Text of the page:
field
Jan 252016
 

I have very clear recollections of my earliest experiences with music. Listening to music as a one, two and three year old baby, music was pure magic. It was an actual mystical experience, with no notes, voices, instruments etc’, unmatched by anything else that this baby knew. It wasn’t just about sounds. It transported me beyond and out of the physical dimension of our reality.

In fact, I can vividly remember myself siting in my parents’ living room, on the carpet, in front of the speaker, listening to music. At some later point in time, I suddenly saw the speaker in front me. In between the first and second time of my noticing the speaker, I wasn’t there. I have no idea where I’ve been. But I do remember that I was fascinated and not at all asleep.

At the age of five, I picked up my first musical instrument. In the years that followed I practiced almost every day, learned music theory, listened to an increasingly larger and more diverse body of music, composed music, got an undergraduate degree in music and worked as a professional musician for many years.
In all these years and with all this hard work, I tried to become better as a musician. With every bit of progress that I’ve made, I was unknowingly losing something. I was coming closer to one thing, at the expense of getting farther away from something else.

What I was losing was the magic. The mystery and the mystical experience were no longer there. By the time I realized this, they were not there for already a very long time. The word remained the same – that is: Music – but it was transformed from a non-physical experience that cannot be grasped, into a bunch of data that was easily understood and devoid of anything magical: names of notes, rhythms, instruments, styles, tempos, keys etc’.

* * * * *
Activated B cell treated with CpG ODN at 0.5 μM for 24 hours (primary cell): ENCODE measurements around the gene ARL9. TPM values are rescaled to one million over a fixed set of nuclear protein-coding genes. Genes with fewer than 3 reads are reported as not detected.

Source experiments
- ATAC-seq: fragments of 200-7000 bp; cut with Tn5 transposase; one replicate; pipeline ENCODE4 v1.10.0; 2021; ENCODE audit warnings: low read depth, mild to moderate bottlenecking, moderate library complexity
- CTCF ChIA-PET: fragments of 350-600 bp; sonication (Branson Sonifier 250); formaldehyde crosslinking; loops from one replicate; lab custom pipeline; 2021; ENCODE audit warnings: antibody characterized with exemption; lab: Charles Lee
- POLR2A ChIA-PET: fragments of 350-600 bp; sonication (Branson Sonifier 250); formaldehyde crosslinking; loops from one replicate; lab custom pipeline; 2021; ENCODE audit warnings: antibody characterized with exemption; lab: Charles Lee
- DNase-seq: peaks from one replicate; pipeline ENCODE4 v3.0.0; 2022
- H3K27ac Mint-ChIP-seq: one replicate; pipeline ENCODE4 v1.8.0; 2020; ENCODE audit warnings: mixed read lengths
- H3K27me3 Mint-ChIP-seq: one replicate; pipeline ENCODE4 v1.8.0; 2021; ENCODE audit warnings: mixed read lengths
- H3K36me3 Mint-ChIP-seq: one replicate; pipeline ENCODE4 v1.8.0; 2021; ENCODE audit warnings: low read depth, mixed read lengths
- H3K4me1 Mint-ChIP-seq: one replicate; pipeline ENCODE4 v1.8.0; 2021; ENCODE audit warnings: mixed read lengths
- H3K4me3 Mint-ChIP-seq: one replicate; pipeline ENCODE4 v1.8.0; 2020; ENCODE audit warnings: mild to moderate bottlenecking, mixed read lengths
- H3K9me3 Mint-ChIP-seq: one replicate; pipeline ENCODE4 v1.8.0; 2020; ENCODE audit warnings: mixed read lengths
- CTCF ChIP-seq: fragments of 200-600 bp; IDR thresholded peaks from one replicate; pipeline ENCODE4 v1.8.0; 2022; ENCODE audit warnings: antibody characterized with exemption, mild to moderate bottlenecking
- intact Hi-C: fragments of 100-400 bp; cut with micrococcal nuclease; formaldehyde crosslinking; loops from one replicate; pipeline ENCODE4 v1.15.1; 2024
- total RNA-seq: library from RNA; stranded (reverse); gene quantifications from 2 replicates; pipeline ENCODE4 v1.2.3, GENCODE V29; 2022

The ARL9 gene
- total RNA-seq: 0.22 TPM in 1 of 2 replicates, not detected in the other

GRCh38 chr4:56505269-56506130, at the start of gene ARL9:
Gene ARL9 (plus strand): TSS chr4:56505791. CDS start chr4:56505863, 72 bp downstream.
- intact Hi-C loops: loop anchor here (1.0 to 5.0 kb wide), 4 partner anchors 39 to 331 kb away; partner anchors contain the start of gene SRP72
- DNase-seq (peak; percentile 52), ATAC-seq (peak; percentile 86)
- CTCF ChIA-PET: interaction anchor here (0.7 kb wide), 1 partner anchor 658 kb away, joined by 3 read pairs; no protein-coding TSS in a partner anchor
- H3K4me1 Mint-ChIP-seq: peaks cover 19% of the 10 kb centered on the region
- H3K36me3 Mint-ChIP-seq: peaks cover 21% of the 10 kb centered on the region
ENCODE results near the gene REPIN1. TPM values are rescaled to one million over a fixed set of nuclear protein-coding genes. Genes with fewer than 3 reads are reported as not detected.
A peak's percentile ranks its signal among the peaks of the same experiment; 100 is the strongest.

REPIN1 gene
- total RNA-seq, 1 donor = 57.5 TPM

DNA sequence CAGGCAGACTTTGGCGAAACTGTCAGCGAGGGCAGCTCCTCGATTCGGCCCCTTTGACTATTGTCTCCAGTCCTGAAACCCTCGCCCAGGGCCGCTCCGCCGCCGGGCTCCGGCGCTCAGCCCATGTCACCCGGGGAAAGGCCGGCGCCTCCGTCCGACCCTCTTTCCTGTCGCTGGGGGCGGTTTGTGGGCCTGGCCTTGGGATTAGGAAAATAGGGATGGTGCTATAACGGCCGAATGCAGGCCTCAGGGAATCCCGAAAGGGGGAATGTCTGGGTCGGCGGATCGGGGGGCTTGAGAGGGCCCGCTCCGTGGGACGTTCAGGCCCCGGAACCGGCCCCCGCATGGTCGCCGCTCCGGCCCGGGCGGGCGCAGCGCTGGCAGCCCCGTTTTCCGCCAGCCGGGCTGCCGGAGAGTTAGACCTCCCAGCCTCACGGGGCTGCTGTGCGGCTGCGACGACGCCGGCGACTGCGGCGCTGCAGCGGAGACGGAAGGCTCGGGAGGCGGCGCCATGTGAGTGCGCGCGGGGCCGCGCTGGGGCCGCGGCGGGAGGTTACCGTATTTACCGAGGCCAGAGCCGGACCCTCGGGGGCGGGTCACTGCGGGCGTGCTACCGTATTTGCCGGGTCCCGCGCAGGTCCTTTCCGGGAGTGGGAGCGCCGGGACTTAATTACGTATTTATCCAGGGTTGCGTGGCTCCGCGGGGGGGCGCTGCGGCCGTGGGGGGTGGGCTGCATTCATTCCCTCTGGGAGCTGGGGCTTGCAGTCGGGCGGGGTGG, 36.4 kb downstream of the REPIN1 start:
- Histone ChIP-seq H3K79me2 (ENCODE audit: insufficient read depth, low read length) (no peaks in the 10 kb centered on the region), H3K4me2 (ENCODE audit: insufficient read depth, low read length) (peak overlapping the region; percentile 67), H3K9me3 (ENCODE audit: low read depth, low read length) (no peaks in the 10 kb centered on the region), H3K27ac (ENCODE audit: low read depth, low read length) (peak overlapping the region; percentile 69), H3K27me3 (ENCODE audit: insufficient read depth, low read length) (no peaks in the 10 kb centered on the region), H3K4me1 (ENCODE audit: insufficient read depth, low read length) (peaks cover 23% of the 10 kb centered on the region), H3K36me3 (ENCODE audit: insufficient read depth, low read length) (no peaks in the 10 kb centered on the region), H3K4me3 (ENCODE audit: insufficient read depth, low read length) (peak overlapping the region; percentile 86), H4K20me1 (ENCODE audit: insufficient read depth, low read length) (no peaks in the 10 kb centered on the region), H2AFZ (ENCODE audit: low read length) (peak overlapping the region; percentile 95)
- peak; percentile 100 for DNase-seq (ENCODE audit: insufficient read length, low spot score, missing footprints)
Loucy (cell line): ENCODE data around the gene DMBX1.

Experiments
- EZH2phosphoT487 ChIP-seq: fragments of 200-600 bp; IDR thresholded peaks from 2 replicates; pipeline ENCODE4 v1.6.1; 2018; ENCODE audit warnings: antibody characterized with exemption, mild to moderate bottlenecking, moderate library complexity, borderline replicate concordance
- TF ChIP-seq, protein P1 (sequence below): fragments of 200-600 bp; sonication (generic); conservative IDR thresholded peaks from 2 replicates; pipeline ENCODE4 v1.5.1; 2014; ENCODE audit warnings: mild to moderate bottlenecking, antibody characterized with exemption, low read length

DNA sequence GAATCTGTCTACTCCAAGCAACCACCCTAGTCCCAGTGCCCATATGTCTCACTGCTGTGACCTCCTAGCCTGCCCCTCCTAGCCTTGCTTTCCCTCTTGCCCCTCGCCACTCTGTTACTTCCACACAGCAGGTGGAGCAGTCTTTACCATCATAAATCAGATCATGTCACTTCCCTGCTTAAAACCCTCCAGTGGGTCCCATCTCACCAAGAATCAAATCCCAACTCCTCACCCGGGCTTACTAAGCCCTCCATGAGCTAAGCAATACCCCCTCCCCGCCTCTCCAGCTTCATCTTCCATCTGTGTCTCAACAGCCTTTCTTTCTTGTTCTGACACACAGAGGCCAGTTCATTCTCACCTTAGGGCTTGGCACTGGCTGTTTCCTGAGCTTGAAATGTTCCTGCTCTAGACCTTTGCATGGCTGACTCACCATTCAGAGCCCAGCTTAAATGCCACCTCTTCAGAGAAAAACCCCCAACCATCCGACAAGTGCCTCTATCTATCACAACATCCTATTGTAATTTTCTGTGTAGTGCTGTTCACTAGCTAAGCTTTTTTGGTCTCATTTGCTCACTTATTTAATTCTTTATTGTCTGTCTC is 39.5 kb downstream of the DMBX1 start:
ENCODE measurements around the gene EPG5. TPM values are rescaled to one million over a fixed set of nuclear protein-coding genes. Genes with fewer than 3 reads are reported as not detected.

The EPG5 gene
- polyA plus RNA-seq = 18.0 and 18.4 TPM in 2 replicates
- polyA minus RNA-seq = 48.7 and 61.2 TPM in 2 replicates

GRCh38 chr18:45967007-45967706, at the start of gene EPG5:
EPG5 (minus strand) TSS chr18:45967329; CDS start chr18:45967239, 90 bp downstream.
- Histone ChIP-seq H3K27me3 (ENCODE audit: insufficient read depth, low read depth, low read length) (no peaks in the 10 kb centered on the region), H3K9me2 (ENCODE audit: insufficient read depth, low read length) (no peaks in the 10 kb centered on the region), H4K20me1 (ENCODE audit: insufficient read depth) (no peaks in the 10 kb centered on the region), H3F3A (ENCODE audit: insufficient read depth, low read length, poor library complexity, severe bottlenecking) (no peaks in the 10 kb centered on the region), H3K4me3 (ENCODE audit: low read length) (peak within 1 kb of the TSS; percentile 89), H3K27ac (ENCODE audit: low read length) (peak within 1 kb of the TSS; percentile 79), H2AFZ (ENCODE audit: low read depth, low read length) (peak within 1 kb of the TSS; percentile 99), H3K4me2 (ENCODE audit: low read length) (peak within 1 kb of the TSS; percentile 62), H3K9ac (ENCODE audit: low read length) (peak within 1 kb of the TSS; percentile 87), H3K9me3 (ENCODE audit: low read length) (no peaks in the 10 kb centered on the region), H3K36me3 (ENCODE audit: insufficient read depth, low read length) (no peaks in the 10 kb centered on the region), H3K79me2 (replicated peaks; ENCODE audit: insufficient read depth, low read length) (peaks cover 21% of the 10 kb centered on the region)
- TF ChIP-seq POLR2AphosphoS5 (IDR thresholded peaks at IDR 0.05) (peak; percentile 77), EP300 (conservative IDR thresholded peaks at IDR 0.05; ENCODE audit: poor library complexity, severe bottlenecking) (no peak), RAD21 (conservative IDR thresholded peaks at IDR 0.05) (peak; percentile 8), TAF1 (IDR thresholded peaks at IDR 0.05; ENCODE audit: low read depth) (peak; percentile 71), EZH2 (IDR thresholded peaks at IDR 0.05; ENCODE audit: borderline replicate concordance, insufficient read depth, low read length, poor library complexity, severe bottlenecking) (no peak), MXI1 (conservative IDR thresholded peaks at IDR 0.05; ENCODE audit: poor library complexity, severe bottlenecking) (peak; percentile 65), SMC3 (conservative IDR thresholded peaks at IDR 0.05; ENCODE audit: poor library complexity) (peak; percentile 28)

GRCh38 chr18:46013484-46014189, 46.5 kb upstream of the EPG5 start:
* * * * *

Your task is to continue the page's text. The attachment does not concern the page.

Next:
I had to undergo an extreme personal crisis which involved the collapsing of much more than just music, and later on completely lose any interest in music for several years. It was only after years of being indifferent to music – not making and not even listening to music – before I began noticing something special: a spark – something magical.
I had to let go of control (being a musician means to be in control), in order to rediscover – at least partially – the mystical experience that I once knew through music.

But what I have discovered this time around – now as an adult – is far more amazing;
I’ve discovered that the magic and the mystical experience that I have found through music as a baby, does not exclusively belong in the realm of music. The magic and the mystical experience are an inseparable part of the present moment. When I allow everything to stop – the doing, the thinking, the feeling, the talking – in the silence and stillness which then unfolds, the magic and mystical reveals itself in a way that cannot be denied. It’s real and palpable – perhaps even more real than what we call ‘Reality’.

Why am I sharing all this with you?

We all belong in a society that from day one teaches us things. The first thing that it teaches us, is to trust it and its teachings, as being something of value and importance which in time, will serve us as a necessary tool. We believe the messages that we receive and after a while they become subconscious; we no longer see a separation between what has been within us from the beginning, and that which has been imposed on us later.
I studied music because society’s idea was that gaining control over music (which in all truth, is impossible to begin with), will benefit me. I believed in that and I followed this idea every day for thirty five years. Only when reality hit me in the face hard enough to wake me up, was I suddenly aware of how wrong was the teaching that I’ve embraced, and how far I have gone from the truth and from reality.

I bring up music because it is my own personal example. But every person has their own unique path. So many of us live severed from reality – unknowingly. Just as I believed that my ideas, thoughts and actions were good and right and were serving me in the best possible way, so do many of us. So many of us live rather automatically from one day to the next, with this nagging recognition somewhere in the background, that there’s something much better, much deeper. We know this intuitively and recognize its truth. Some of us actually venture out to actively seek it by a variety of means, while some of us dismiss their inner truth as daydreaming and nothing more than mare imagination.

This might leave us with some questions:

  • Am I one of those people? Do I intuitively know that there’s something much vaster available to me than my day-to-day living?
  • What’s my path and where is it taking me?
  • In hindsight, do I see myself getting continuously closer to something, or continuously farther away?